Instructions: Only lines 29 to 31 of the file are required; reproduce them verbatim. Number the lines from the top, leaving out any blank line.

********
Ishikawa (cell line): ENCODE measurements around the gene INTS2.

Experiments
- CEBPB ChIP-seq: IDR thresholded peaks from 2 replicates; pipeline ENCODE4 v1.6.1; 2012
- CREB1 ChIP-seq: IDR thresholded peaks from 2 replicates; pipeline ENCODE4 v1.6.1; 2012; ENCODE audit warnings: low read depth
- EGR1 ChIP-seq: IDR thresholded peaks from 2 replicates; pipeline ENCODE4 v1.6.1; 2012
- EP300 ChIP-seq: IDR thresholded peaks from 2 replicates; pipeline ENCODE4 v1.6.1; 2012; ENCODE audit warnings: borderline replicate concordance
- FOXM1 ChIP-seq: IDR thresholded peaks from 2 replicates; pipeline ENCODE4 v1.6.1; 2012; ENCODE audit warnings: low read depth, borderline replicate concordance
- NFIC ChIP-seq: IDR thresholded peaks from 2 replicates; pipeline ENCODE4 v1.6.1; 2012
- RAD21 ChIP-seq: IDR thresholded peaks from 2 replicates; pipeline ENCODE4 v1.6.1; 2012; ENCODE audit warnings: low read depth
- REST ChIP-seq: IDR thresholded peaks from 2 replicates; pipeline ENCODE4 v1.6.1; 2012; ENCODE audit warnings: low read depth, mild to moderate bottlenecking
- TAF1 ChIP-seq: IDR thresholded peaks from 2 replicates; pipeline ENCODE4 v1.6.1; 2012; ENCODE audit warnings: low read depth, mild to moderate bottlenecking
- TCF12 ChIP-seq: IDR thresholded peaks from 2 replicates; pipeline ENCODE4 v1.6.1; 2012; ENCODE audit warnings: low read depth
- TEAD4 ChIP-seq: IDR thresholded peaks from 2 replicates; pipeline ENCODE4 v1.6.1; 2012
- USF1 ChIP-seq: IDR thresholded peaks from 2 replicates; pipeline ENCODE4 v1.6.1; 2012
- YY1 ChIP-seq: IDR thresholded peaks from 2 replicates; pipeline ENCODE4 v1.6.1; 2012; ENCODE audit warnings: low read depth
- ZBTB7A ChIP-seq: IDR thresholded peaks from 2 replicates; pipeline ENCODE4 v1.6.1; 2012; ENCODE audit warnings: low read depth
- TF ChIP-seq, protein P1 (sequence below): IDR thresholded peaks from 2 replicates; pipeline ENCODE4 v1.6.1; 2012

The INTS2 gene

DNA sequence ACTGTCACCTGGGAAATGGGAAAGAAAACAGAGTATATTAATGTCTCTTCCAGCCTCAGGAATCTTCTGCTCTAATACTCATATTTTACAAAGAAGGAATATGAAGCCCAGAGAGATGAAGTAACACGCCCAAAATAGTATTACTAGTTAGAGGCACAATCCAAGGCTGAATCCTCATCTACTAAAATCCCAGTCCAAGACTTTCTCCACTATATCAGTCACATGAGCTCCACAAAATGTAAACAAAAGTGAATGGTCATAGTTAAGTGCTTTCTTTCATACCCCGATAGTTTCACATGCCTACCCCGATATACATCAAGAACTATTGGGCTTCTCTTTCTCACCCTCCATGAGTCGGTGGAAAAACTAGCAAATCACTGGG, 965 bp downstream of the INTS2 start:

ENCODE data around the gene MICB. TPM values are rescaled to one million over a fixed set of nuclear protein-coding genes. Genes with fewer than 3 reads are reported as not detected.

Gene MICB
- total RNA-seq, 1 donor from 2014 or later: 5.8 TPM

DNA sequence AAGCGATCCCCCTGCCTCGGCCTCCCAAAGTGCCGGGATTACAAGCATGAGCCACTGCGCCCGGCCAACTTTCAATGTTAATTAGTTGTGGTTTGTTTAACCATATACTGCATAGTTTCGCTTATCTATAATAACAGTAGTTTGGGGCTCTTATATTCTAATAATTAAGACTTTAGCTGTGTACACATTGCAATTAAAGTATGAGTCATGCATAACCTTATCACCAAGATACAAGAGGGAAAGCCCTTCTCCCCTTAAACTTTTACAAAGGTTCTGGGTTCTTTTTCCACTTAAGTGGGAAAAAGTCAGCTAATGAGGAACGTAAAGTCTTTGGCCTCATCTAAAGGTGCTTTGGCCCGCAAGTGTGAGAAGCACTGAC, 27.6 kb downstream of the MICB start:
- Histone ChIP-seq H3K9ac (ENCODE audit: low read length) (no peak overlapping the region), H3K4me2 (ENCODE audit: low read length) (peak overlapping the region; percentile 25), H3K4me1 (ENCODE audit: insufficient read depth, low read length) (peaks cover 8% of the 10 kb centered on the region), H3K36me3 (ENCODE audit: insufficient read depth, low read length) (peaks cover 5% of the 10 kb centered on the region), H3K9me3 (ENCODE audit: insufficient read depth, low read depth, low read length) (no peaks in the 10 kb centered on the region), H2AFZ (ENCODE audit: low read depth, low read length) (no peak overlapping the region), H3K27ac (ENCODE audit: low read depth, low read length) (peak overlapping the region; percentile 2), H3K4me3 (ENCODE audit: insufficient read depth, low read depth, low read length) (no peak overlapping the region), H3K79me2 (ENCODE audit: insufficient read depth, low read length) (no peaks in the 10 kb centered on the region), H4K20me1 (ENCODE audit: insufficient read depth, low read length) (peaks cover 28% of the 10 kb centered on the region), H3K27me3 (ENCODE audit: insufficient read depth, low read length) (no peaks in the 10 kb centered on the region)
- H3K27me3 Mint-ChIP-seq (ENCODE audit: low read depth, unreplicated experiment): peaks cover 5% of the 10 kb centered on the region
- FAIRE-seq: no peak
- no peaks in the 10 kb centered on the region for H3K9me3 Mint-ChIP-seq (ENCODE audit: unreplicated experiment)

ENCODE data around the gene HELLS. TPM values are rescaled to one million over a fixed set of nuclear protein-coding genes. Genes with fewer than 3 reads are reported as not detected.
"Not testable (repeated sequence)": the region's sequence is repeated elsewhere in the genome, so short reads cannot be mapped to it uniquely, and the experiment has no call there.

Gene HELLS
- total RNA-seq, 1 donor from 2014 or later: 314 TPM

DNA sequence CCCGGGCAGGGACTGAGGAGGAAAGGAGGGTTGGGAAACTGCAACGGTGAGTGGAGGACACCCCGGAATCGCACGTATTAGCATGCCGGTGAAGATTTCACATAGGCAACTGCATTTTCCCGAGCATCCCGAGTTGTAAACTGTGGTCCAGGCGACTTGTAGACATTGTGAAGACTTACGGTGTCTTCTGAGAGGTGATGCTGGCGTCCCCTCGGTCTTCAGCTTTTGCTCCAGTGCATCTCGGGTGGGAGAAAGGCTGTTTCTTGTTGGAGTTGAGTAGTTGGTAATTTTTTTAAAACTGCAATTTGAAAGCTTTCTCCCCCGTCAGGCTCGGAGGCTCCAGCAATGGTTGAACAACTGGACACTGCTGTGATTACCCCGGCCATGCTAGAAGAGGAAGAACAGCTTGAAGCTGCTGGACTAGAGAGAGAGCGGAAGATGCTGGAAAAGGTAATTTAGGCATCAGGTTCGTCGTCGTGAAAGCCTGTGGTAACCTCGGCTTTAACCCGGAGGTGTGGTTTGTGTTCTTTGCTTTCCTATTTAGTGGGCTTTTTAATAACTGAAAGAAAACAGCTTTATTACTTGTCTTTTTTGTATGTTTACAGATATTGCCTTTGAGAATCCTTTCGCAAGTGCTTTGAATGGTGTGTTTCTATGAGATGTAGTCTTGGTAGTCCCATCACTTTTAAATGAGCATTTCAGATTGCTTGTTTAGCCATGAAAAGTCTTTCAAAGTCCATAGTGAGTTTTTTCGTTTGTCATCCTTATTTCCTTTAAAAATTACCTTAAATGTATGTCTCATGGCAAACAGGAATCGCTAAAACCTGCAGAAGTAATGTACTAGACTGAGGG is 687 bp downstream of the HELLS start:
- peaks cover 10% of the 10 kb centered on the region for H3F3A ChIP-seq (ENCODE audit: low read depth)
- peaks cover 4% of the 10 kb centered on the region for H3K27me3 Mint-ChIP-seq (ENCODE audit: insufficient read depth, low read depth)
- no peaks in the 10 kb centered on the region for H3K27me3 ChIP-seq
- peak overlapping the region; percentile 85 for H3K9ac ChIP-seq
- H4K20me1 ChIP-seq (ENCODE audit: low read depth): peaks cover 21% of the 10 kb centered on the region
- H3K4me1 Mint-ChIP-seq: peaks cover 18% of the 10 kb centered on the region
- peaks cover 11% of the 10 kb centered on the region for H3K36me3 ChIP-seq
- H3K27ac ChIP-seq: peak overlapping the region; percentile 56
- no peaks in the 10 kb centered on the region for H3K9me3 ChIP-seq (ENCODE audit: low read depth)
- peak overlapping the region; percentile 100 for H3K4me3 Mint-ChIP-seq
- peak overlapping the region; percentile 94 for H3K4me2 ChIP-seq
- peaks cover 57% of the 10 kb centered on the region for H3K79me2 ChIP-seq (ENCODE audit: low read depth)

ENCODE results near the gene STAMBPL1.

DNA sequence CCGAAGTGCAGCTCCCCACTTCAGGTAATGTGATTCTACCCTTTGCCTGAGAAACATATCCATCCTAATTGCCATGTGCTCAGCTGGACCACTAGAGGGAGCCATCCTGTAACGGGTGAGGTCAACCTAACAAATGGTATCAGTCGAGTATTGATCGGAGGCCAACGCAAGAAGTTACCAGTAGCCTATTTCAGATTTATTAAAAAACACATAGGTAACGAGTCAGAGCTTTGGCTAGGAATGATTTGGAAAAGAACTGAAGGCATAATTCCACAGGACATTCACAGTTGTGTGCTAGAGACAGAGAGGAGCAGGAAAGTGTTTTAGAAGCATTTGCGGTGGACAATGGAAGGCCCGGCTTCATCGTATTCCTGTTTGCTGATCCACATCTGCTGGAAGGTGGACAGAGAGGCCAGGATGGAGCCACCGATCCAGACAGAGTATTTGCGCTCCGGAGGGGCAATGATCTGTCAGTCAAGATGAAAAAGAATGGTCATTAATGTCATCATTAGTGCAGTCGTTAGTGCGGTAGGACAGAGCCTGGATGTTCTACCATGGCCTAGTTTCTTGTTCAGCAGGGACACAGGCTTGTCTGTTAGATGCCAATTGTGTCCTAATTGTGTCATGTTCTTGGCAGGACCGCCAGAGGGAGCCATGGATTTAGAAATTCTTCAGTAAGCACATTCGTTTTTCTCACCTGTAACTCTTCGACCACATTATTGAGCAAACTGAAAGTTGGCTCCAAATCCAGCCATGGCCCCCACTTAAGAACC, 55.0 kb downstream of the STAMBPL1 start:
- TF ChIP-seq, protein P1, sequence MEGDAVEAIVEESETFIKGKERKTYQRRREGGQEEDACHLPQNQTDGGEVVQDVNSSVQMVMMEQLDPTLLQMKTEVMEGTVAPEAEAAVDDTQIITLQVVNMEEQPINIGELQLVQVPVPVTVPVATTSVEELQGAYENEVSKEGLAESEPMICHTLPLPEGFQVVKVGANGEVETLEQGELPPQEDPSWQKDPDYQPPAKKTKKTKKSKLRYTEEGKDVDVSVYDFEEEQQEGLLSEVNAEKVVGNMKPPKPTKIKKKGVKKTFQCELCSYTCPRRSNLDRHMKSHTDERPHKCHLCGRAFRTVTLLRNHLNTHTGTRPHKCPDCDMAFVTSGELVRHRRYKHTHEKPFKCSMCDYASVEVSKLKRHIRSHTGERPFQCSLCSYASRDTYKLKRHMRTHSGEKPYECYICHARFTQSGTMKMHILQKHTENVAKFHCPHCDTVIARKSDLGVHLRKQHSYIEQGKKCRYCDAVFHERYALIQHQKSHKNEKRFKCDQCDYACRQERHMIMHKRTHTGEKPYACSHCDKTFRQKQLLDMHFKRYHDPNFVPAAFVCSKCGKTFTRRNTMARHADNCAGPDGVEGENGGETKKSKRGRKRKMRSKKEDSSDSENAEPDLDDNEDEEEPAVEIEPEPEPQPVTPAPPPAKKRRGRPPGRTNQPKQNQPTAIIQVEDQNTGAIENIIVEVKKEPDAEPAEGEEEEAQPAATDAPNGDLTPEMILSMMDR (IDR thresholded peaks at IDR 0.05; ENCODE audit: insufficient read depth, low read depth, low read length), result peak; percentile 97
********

"Not testable (repeated sequence)": the region's sequence is repeated elsewhere in the genome, so short reads cannot be mapped to it uniquely, and the experiment has no call there.

Gene HELLS
- total RNA-seq, 1 donor from 2014 or later: 314 TPM